Visiting the Jökulsárlón glacier lagoon in south-east Iceland for the first time is one of those very rare experiences which simply leave you speechless and awestruck... it is so other-worldly and alien that it is hard to comprehend what you are seeing.
Iceland is a significantly glaciated country with ice covering approximately 11% of the land area all through the year. These glaciers are mostly concentrated in the southern central highlands with Vatnajökull in the south-east quarter of the island being by far the largest, occupying a surface area of over 8000 square kilometres with a thickness of over 1000m in places. Breiðamerkurjökull (one of Vatnajökull's outlet glaciers) winds its way down to sea level before calving huge icebergs into the Jökulsárlón glacier lagoon.
The glacier lagoon started to find wider fame after being the shooting location (pretending to be Siberia) for the pre-title scene of the James Bond movie "A View To A Kill" in 1985. Commercial boat tours on the lagoon started immediately after that and Jökulsárlón has become one of Iceland's biggest tourist attractions. Not content with pretending to be in Siberia, Jökulsárlón has also pretended to be in Tibet (Batman Begins) as well as featuring in numerous other movies.
Icebergs spend a period floating majestically in the lagoon, occasionally colliding, splitting or capsizing as they slowly melt. The lagoon is also home to a number of grey seals which are often to be seen playing in the desperately cold water.
One surprise is the range of different colours that the icebergs display. Some contain ash and sediment and take on a fully grey or mottled appearance, some are close to white, some are a very bright blue. All are the children of the same glacier.
Some small fragments of ice gather on the shore of the lagoon, where their interesting shapes can be observed more closely.
As with many places, the softer light at the start and the end of the day provides some of the best photographic opportunities. On my last trip I was finally lucky enough to be at Jökulsárlón for a nice sunset.
As the sun went down the prevailing hues went from orange/ pink towards purple and blue as a lovely evening began.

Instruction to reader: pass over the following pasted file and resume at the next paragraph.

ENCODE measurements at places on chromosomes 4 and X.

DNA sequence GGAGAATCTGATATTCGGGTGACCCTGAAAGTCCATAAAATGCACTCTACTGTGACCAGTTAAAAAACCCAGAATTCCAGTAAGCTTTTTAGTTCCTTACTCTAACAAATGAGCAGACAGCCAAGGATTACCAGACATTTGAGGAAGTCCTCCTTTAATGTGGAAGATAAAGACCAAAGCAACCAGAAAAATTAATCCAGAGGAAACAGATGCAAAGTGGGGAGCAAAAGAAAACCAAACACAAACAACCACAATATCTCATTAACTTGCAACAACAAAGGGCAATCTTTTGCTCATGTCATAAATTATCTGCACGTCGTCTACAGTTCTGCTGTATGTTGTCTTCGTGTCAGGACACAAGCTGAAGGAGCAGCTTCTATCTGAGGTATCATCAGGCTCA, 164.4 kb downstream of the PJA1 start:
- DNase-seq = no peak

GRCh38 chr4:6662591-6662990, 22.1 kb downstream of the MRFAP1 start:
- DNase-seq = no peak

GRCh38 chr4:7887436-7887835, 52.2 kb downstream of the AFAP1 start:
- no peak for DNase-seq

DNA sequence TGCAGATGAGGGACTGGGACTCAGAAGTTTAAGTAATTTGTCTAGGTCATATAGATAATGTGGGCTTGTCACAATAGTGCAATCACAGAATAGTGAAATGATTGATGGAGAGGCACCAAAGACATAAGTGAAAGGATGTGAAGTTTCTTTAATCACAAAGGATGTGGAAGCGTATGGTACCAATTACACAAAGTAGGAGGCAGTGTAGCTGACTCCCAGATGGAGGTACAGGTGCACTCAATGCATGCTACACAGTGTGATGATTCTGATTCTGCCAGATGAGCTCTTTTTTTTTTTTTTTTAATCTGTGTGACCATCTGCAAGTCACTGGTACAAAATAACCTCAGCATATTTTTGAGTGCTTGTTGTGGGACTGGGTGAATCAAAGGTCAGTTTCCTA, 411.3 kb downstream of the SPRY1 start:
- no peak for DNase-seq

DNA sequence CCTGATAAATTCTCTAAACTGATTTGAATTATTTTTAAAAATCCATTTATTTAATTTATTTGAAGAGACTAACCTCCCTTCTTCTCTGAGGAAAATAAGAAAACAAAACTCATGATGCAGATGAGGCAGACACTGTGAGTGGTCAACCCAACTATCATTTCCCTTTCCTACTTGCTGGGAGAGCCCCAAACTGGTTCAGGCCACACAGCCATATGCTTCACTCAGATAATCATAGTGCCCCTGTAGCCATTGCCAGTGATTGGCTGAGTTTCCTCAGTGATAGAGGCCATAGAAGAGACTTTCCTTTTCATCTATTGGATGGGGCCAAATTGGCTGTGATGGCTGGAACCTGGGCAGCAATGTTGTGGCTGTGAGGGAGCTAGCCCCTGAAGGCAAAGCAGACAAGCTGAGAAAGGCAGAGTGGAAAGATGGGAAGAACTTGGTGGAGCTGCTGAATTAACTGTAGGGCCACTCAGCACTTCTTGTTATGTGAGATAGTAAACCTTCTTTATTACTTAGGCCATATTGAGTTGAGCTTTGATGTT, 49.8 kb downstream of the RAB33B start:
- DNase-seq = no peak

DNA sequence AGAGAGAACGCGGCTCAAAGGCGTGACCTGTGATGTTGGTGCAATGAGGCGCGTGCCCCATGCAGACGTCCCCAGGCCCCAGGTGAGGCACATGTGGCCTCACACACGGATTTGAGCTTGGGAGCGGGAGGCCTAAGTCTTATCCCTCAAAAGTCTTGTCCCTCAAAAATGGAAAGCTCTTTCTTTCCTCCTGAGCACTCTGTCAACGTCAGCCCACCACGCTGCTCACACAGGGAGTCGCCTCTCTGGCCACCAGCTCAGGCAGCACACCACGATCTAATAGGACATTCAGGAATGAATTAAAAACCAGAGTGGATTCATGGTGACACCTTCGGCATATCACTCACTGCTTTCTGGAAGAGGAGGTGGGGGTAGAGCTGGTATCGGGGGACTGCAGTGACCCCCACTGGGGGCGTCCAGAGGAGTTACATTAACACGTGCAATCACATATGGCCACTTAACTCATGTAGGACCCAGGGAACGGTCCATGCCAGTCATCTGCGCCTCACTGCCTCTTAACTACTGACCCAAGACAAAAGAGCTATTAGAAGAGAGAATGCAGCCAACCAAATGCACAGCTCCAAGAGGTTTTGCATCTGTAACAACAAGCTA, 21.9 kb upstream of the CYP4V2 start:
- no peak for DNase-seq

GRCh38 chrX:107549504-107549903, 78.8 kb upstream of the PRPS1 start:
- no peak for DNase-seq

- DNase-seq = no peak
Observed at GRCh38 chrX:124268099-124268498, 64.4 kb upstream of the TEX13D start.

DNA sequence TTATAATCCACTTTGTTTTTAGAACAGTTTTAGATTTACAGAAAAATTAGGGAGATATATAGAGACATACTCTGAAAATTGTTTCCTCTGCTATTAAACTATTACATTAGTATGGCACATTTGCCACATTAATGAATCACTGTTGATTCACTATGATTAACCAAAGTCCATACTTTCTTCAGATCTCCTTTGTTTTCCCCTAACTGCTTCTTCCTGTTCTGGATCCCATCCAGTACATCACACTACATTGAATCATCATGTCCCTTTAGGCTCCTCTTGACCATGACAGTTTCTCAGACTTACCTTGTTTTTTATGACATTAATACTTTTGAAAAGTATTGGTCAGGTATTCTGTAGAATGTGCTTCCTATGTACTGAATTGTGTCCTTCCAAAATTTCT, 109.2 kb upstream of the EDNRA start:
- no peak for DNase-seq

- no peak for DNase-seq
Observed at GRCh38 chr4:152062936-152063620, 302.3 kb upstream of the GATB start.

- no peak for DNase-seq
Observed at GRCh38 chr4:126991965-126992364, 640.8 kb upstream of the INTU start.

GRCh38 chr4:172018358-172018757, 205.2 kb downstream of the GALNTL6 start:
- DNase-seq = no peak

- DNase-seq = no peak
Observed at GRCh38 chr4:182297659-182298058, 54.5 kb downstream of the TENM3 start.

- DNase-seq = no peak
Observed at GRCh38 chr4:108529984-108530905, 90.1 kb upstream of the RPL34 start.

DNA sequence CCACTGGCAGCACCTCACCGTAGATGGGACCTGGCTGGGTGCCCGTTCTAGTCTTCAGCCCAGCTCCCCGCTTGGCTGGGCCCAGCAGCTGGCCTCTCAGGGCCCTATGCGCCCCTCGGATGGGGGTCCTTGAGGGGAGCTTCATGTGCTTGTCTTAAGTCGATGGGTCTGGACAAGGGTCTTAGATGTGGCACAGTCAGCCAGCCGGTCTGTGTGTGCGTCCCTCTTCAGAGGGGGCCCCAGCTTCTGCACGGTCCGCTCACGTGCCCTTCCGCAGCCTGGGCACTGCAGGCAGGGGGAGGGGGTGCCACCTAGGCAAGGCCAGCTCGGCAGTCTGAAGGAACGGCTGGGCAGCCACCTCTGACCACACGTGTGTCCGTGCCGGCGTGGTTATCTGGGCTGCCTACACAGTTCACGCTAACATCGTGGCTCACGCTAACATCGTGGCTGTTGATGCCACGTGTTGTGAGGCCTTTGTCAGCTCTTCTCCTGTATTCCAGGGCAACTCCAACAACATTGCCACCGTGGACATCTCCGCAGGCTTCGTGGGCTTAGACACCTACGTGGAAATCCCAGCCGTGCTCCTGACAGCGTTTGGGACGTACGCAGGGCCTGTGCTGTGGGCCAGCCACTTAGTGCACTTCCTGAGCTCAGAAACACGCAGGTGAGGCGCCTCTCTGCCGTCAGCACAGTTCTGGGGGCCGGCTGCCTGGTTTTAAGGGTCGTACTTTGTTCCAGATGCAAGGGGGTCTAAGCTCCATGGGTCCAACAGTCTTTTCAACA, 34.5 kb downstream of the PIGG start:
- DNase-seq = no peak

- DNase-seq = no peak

The glacier lagoon connects to the North Atlantic via a narrow (and highly dangerous) channel, a channel which flows under highway 1 which traverses the gap using a suspension bridge. Once icebergs are small enough in size to pass down the channel the strong current pulls them towards the North Atlantic, sometimes forming traffic jams as a declining tide temporarily runs them aground on the channel floor.
The forecast for strong auroras that night meant that I spent the next few hours around the coast at Vestrahorn, but I was back at Jökulsárlón shortly after one in the morning to see the remnants of the aurora show.
A few hours later I was back at Jökulsárlón once again, by which time the traffic jam in the channel had almost cleared.
As the tide recedes a large number of icebergs are drawn out into the ocean, many of which are depisited onto the beach (near to the ocean, on both sides on the channel) when the tide turns. This beach gets referred to as the diamond beach as a consequence... it could just as well be called the photographer beach as the ratio of photographers to diamonds is usually about 1:1 - it is perhaps the most photogenic part of this location.
The different shapes, sizes and compositions of the ice fragments provide a lot of potential interest.
The constant lapping of the waves also gives some opportunities to play with the shutter speed in your photographs, showing the motion of the water to a greater or lesser degree.
Jökulsárlón is a very popular and busy destination. For those who find themselves in the area but want to have at least a bit less of a crowd around them then there is animpressive alternative just a few kilometres down the road.
The Fjallsárlón glacier lake... (a lake is a body of freshwater surrounded by land, a lagoon is a body of water separated from a larger body of water by a reef or other barrier)... sits at the foot of the Fjallsjökull glacier, which is another outlet glacier for the huge Vatnajökull glacier.
At Fjallsárlón you can find many of the same facilities (icebergs, refreshments, toilets, boat trips among the icebergs) but with (for now at least) a fraction of the amount of tourists. It doesn't have its own diamond beach and as a lake it is a lot more calm... which removes the possibilities of "waves breaking against the icebergs" or "iceberg in receding waters" pictures... but on the other hand the still water makes it a lot easier to photograph the icebergs themselves with a bit longer exposure.
For wider views of this kind of glacier lake/lagoon I think that Fjallsárlón offers a bit better opportunities than it's more famous neighbour. The glacier in the background is angled a bit more steeply and appears to be slightly closer, both of which make it a little bit more prominent in any pictures. The outlet glacier's path is flanked by some interestingly shaped rocky mountains, this helps to make the background a bit more interesting and also to make the glacier's route stand out a lot more than in similar pictures at Jökulsárlón.
Well, thats it from me for 2018. I hope that you have enjoyed this post and my many other posts throughout the year and I wish all my readers a happy new year and a terrific 2019.
All the best.
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